I got it!
Short answer: eliminate one of the two animations. When going from main to secondary activity, use only a fade-in. When going from secondary to main activity, use only a fade-out. Details and explanation follow.
There are several ways to combine two colors with alpha values. The process is called "alpha compositing". One naive way of doing the combination, which is not the one commonly used, is:
(a) C = C1*alpha1 + C2*alpha2
If that combination method were applied, using two linear interpolators for
alpha2 would give a constant color wherever both
C2 are equal to a "background" color
Cbg. Specifically, if
alpha1 = t (where
t represents time),
alpha2 = 1-t and
C1 = C2 = Cbg, the combination (a) gives
C = Cbg*t + Cbg*(1-t) = Cbg. That is, the composite color
Cbg irrespective of
t, as desired.
However, it appears that the combination which Android is applying is the so-called "over" operator:
(b) C = C1*alpha1 + C2*alpha2*(1-alpha1)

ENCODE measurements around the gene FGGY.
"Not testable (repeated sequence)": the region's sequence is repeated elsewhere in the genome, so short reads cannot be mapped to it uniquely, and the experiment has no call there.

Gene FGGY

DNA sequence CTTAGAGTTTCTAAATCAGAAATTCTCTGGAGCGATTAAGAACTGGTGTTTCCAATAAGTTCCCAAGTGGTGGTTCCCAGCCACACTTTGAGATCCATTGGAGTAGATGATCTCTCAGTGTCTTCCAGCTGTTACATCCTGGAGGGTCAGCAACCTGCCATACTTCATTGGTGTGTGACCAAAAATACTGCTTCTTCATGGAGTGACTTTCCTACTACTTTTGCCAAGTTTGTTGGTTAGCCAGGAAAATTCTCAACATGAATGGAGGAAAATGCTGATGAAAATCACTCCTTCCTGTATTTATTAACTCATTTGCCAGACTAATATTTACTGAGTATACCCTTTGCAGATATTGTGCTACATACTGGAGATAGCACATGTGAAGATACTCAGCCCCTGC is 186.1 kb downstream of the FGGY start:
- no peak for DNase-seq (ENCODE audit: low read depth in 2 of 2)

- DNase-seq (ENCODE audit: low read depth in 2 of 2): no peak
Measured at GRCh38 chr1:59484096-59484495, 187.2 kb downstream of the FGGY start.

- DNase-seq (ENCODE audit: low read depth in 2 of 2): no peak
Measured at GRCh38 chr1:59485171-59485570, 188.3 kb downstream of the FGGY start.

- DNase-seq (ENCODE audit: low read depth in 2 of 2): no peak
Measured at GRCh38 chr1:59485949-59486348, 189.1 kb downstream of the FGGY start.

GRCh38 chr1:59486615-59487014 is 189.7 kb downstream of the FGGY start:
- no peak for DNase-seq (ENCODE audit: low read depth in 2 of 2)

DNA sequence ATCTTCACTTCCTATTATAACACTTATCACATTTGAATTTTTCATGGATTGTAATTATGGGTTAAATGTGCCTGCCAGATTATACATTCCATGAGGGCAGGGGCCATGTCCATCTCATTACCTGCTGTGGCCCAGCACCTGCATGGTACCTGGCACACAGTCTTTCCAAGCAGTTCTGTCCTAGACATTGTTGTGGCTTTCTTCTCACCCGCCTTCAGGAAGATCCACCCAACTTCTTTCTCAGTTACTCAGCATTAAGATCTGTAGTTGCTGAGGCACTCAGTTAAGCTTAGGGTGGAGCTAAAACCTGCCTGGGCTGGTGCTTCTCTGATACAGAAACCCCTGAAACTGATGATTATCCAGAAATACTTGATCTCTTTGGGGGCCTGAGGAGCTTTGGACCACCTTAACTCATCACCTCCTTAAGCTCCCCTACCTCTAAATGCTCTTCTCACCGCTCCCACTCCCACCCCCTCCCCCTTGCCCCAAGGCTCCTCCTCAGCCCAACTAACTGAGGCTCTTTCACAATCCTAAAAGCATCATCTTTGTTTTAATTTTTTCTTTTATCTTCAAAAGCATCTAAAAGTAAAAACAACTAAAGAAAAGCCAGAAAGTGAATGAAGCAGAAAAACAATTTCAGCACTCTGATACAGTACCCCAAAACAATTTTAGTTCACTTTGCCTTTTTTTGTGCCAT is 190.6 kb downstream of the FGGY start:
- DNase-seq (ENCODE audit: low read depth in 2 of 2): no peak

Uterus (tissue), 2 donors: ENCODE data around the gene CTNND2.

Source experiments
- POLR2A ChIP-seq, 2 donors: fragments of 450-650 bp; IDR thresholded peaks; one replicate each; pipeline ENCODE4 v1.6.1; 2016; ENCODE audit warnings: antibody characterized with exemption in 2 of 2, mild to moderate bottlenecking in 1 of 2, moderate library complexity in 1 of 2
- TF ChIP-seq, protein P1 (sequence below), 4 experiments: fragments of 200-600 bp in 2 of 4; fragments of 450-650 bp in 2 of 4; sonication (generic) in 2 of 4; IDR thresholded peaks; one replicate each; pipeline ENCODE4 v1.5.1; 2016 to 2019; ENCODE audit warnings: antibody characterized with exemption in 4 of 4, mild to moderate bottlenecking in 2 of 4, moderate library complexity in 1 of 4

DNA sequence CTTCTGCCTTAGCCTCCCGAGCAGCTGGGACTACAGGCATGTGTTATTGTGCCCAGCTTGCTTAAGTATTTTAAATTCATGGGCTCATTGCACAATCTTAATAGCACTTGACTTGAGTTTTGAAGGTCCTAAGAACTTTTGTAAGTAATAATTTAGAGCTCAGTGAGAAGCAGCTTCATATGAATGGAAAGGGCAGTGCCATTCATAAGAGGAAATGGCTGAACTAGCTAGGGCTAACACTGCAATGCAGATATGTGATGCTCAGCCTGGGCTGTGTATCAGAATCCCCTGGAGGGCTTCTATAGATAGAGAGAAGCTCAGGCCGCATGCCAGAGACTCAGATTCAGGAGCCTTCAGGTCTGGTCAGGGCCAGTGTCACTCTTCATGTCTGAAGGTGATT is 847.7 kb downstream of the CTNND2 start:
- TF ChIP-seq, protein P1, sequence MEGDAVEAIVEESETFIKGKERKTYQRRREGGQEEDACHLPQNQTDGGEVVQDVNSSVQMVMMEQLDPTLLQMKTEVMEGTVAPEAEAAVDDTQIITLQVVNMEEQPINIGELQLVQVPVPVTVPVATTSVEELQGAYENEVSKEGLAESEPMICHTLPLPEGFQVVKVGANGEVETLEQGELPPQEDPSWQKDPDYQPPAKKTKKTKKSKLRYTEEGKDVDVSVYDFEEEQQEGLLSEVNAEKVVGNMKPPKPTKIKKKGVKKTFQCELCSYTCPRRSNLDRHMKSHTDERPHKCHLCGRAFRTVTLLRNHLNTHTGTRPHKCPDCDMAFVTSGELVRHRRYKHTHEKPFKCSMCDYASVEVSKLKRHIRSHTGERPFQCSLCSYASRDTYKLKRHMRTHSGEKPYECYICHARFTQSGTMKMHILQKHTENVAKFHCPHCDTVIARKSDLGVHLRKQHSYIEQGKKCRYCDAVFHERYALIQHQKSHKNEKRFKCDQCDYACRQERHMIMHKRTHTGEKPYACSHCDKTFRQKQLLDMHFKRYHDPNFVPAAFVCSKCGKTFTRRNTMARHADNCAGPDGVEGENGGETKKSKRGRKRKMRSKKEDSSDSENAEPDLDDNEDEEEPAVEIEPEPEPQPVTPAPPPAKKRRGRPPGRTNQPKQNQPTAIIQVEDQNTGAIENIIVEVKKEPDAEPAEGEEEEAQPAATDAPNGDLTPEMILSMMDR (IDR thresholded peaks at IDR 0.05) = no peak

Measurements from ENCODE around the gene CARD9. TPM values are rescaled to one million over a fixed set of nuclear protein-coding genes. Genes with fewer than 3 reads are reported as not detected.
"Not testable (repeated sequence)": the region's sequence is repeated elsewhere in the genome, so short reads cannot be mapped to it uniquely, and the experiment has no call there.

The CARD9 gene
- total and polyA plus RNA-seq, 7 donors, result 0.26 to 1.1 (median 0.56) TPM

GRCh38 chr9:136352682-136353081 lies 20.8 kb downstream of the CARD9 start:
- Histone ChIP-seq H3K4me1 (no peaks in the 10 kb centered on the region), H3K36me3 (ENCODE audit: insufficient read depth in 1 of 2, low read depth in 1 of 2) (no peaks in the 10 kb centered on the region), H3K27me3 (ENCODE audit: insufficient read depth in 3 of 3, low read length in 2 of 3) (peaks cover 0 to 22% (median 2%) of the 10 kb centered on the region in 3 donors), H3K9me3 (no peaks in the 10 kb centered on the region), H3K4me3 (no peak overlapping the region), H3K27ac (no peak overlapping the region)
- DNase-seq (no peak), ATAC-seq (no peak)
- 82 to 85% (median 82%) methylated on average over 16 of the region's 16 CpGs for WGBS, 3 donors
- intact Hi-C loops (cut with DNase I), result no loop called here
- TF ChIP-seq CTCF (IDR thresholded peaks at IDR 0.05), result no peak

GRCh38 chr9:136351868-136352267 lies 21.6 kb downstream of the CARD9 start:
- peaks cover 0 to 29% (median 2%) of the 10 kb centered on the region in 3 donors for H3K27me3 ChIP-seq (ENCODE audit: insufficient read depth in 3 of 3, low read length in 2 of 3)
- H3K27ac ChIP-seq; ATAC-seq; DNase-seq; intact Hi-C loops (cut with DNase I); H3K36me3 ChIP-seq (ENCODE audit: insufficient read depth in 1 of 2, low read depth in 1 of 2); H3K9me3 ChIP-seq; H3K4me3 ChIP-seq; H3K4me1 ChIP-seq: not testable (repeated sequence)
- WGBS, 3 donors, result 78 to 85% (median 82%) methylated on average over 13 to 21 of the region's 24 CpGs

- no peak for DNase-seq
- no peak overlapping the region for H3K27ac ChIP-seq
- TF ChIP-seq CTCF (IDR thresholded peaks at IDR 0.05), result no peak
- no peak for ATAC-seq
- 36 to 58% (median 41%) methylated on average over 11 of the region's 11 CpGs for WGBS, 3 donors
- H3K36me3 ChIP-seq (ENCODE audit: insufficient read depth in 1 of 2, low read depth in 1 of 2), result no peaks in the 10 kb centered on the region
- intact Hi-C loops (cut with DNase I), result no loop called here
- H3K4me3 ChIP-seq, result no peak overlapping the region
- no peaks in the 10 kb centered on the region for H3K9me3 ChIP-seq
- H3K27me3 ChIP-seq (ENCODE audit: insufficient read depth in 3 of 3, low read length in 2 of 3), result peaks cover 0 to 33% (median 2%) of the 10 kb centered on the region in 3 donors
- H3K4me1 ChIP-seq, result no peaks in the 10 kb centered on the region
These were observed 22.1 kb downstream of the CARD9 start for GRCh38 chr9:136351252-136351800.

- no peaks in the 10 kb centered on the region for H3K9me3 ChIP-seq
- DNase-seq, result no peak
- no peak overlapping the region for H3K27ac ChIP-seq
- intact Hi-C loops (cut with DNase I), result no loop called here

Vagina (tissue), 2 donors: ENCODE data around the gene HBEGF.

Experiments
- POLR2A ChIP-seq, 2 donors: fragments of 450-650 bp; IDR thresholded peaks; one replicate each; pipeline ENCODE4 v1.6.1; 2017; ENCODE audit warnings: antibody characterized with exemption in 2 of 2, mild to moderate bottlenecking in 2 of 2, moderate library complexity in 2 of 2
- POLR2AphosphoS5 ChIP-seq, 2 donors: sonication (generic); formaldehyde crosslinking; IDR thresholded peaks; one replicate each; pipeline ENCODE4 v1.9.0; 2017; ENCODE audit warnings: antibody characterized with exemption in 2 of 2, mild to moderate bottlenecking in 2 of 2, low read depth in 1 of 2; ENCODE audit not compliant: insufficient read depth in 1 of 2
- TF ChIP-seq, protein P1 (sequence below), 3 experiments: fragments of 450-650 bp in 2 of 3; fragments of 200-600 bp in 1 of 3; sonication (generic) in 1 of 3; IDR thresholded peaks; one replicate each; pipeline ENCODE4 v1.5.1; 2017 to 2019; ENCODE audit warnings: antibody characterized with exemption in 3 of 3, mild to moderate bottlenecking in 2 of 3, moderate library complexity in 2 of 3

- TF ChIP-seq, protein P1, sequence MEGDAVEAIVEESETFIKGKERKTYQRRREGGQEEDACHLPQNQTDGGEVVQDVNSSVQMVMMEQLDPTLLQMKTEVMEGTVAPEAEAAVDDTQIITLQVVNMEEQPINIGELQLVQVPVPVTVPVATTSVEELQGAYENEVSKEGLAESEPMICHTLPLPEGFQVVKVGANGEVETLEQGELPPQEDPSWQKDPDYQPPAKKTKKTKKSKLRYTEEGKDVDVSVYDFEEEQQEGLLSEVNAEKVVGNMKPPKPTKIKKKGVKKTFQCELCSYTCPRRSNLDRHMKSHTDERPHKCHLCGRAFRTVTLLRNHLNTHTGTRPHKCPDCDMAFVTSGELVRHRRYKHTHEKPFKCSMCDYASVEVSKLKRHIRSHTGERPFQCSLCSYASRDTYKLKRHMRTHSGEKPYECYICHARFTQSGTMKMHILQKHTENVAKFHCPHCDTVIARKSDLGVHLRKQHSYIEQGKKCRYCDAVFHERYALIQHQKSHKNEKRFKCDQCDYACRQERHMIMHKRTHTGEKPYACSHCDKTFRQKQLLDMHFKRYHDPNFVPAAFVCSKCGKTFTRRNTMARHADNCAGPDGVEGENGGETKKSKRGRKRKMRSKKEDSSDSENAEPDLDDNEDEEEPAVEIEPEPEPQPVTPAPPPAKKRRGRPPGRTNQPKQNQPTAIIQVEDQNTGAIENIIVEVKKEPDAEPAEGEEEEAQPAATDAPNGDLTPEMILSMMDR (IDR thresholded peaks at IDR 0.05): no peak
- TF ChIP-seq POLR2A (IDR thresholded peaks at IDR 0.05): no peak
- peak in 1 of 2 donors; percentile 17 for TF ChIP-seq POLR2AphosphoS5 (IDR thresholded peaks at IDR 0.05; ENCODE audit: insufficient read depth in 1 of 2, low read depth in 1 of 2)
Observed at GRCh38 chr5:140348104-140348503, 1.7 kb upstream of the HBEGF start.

where it is considered that the pixel with color
C1 is over that with
C2. With the combination method (b), in order to get a constant color
C for pixels with
C1 = C2 = Cbg it is sufficient that
alpha2 = 1, because then
C = Cbg*alpha1 + Cbg*1*(1-alpha1) = Cbg.
So the interpolator should be any (linear or otherwise) for the activity which is over and
1 (no animation) for the activity that is under.
Since I wasn't sure how Android decides which activity is over and which is under, I did some experimentation and found that:
When the main activity creates the secondary activity, the adequate procedure is to use a fade-in interpolator for the secondary activity.
When the secondary activity goes back to the main activity, the adequate procedure is to set a fade-out interpolator for the secondary activity.
So it looks like Android is considering that the secondary activity is over the main one. This makes sense, since the secondary was created by the main one.
- Since the main activity doesn't have to use any animation, according to the documentation it should be sufficient to set its animation to
0, that is, use
overridePendingTransition(R.anim.fadein, 0). However, I have found that this only works sometimes. To get it working, I need to define a "fake" fade which goes from alpha 1.0 to alpha 1.0 (so that it actually does nothing) and use
As for the need of a fake animation instead of a
0 animation, I don't have an explanation.
I wish the Android documentation was clearer on this. It would have saved me quite some time.